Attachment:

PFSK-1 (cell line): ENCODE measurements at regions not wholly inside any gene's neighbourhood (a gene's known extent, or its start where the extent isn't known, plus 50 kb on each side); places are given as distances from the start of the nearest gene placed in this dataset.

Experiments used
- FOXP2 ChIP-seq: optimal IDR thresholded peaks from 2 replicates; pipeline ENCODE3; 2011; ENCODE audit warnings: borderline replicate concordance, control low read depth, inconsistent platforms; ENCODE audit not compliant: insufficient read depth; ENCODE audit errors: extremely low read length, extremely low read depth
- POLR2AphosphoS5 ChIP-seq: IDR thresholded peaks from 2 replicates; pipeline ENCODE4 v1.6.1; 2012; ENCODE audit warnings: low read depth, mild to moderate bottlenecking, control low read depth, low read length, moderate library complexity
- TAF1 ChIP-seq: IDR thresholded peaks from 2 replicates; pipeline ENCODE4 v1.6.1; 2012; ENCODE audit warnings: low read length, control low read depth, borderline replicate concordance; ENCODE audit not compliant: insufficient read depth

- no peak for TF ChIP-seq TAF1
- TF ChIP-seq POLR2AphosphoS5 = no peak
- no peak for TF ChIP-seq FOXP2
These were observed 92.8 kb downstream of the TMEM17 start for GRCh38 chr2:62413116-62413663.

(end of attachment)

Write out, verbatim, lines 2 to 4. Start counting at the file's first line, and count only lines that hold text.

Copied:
Experiments used
- FOXP2 ChIP-seq: optimal IDR thresholded peaks from 2 replicates; pipeline ENCODE3; 2011; ENCODE audit warnings: borderline replicate concordance, control low read depth, inconsistent platforms; ENCODE audit not compliant: insufficient read depth; ENCODE audit errors: extremely low read length, extremely low read depth
- POLR2AphosphoS5 ChIP-seq: IDR thresholded peaks from 2 replicates; pipeline ENCODE4 v1.6.1; 2012; ENCODE audit warnings: low read depth, mild to moderate bottlenecking, control low read depth, low read length, moderate library complexity